San Antonio Spurs All-Star Tony Parker could be in some damning trouble for recently posing with controversial French comedian Dieudonne while posing with what many construe to be an anti-Semitic gesture. Parker, the French-born guard who was the 2007 NBA Finals MVP, made what is called a “quenelle,” a gesture that is ascribed by some merely to be anti-establishment, but described by others as modern take on the infamous Nazi party salute.
One report states that Parker was photographed giving the quenelle alongside the comic before the season started. If such a gesture offends you, you’ve been warned that it follows below the jump:
Neither Parker nor the Spurs commented initially, merely telling the media that they were observing the situation and figuring out a course of action:
Spurs are aware of the brewing "quenelle" controversy in France that has enveloped Tony Parker, will address the issue in the coming days.
— Dan McCarney (@danmccarneysaen) December 30, 2013
Some reports have also suggested that the photo Parker took with Dieudonne was taken some years before, and that the gesture in question has taken on more anti-Semitic overtones in the years since. If Dieudonne has gone off the rails following that photo, it’s very possible that Parker was merely aping the comic’s signature pose, not unlike some doofus giving the Dane Cook symbol in a photograph from 2006.
Whether Parker supports Dieudonne’s leanings is less clear, but it is safe to say that they are pretty out there. From News.au:
The comedian, whose full name is Dieudonne M'Bala M'Bala, has been fined seven times for defamation, insult, hate speech and for racial discrimination.
He has described Holocaust celebrations as "memorial pornography", made "Heil"-like signs on television as part of a sketch and befriended far-right leaders such as Jean-Marie Le Pen.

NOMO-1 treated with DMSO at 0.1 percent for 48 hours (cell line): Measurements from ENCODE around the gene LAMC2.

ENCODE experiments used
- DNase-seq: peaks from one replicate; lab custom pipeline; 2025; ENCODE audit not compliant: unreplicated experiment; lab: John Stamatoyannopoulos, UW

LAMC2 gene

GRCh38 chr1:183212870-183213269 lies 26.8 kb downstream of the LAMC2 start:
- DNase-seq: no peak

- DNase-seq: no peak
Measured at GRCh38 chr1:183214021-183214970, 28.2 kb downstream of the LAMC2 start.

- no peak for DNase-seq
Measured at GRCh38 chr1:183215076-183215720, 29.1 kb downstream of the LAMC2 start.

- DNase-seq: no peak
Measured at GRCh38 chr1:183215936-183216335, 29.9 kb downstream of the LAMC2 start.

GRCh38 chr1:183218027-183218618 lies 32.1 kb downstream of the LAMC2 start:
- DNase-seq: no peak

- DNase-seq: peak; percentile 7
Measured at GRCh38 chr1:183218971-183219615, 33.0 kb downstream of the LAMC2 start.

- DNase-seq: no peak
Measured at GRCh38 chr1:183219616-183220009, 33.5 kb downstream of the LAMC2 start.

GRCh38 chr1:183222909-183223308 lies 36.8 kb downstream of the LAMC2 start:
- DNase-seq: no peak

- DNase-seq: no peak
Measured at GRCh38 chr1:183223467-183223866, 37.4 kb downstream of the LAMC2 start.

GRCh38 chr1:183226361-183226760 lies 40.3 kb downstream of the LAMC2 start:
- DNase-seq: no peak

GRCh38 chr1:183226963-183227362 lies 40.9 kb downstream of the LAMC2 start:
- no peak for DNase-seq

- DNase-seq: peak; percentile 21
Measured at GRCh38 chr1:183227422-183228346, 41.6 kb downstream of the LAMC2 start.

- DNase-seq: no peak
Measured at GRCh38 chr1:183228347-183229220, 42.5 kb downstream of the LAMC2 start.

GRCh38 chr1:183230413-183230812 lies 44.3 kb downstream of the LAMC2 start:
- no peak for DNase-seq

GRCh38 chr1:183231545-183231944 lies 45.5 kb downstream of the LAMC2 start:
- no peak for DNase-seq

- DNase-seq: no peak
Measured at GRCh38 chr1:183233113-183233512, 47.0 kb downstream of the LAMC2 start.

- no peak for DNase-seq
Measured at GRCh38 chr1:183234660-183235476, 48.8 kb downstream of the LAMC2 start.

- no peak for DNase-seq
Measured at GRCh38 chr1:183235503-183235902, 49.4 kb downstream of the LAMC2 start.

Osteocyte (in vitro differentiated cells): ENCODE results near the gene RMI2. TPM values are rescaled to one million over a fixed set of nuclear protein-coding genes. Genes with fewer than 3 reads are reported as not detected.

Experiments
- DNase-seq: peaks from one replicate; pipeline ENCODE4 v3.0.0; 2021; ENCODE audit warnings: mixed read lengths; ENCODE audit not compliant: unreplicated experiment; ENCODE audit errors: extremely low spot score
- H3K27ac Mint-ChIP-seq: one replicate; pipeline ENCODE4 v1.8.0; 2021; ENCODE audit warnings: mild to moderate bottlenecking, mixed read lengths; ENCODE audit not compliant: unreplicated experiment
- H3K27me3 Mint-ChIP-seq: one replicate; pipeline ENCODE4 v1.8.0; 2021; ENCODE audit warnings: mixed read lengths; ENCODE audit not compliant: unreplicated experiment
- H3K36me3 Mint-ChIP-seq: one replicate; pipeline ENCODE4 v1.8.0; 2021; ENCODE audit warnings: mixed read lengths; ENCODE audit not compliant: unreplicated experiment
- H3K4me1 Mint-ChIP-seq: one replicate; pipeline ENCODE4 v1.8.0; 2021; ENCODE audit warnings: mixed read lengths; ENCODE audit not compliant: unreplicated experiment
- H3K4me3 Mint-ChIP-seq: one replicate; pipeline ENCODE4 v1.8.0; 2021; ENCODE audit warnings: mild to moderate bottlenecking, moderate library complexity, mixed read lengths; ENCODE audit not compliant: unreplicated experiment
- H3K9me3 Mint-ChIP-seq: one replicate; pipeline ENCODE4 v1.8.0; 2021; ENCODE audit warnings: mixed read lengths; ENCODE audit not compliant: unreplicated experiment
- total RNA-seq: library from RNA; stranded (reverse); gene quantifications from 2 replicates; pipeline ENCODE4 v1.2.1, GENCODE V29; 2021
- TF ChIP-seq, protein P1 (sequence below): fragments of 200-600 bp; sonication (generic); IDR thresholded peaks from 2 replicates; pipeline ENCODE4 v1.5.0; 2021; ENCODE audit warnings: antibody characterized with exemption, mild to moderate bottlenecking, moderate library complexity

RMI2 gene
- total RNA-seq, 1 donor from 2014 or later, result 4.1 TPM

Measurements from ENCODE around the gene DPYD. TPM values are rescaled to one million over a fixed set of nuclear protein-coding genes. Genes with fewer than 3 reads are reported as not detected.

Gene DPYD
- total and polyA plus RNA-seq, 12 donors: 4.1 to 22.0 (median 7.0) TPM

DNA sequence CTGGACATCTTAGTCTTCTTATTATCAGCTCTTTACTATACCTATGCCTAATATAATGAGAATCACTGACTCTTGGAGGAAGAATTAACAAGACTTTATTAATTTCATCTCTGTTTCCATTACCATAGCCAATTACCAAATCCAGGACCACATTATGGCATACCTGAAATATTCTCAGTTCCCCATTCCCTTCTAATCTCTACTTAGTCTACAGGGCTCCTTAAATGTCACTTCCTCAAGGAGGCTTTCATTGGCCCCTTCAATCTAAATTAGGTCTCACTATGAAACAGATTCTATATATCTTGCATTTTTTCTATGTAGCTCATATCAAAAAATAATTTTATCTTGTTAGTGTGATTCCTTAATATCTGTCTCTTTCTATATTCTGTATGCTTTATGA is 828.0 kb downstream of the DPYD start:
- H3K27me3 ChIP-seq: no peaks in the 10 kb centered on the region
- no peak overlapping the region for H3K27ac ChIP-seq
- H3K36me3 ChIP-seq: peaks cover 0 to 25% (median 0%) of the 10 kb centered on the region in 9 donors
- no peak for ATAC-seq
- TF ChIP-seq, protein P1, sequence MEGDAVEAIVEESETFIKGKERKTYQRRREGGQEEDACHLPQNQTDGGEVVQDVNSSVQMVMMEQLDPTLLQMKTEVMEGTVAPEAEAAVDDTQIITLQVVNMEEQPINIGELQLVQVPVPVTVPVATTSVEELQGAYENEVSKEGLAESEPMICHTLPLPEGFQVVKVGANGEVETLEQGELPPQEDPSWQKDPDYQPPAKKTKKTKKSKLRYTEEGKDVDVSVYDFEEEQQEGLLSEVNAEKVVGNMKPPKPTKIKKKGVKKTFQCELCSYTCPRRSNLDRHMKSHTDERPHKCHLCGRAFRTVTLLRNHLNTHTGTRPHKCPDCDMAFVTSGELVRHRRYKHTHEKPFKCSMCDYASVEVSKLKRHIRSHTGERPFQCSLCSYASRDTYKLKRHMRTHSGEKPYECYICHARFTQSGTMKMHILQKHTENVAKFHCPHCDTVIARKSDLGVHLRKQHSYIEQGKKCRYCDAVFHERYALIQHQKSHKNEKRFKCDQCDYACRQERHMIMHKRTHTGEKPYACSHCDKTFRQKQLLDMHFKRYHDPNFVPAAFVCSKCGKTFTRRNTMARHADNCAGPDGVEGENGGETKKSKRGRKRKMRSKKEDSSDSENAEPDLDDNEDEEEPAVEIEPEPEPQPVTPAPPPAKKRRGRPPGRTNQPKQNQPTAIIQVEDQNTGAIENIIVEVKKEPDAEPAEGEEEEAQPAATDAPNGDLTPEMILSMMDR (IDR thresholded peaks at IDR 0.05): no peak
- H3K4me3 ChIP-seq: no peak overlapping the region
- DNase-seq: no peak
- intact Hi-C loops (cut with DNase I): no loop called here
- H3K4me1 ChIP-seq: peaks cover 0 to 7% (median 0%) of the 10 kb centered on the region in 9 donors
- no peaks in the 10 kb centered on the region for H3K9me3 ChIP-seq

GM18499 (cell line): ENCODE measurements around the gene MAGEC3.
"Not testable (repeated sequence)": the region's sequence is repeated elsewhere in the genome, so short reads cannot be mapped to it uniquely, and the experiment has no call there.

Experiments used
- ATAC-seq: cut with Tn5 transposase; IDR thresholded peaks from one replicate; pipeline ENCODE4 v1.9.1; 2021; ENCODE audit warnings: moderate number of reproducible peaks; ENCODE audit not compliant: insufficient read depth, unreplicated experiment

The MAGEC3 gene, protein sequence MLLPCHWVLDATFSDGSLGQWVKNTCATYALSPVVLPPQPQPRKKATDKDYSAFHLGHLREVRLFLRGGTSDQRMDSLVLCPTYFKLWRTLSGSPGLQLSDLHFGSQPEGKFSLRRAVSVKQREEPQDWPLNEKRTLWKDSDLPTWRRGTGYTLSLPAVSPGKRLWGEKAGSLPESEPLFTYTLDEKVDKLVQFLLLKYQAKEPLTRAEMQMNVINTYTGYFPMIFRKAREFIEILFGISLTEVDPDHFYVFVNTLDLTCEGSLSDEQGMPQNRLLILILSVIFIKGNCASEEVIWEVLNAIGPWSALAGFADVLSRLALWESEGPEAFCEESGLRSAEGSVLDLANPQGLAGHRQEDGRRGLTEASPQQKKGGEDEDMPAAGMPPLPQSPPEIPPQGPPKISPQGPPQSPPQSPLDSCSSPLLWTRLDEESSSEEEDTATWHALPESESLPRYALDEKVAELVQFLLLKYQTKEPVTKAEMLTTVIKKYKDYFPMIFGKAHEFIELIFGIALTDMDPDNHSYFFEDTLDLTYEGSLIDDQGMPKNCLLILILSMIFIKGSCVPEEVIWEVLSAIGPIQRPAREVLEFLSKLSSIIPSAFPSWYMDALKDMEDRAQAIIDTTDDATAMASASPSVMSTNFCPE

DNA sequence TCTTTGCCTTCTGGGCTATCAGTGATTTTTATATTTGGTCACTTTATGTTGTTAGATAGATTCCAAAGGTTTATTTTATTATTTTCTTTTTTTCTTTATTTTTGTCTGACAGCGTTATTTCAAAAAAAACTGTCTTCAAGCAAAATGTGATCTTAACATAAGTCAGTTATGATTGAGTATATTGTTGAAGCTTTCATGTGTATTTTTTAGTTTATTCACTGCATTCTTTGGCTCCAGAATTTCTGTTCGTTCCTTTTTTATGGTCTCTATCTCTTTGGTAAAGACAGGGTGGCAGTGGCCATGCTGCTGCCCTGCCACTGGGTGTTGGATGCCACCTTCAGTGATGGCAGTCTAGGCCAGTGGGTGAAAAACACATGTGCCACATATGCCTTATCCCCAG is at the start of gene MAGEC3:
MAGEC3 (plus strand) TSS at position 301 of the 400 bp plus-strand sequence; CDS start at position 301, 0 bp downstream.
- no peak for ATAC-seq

Dieudonne decries what he calls the "domination of Zionists" in Western societies and the overemphasis on the horrors of the Holocaust to the exclusion of other crimes, like slavery and racism.
This is why football star Nicolas Anelka was criticized for recently giving the gesture in a match in Britain, and could face a league suspension. If it’s proven that Parker took the photo recently, well-aware of its anti-Semitic significance, he could and should be in some hot water with the NBA and his scores of fans.
“It’s the Nazi salute in reverse,” Roger Cukierman, leader of the French partner of the World Jewish Congress, told Reuters.
Rabbi Abraham Cooper, associate dean of the Simon Wiesenthal Center, a Jewish human rights group named after the Nazi hunter, urged Parker on Sunday to “apologize for his past use of the quenelle ‘Nazi’ salute,” according to the Algemeiner.
“As a leading sports figure on both sides of the Atlantic, Parker has a special moral obligation to disassociate himself from a gesture that the government of France has identified as anti-Semitic,” Cooper said.
On Monday, Parker released a statement through the team:
"While this gesture has been part of French culture for many years, it was not until recently that I learned of the very negative concerns associated with it. When l was photographed making that gesture three years ago, I thought it was part of a comedy act and did not know that it could be in any way offensive or harmful. Since I have been made aware of the seriousness of this gesture, I will certainly never repeat the gesture and sincerely apologize for any misunderstanding or harm relating to my actions. Hopefully this incident will serve to educate others that we need to be more aware that things that may seem innocuous can actually have a history of hate and hurt."
This seems appropriate. Parker thought he was just impresonation a comedian's famous gesture, and wasn't aware that the comic in question had moved on in recent years to amp up the arm movement as a way to protest what he calls the "domination of Zionists."
We'll update if the league or the Spurs decide to take further action.
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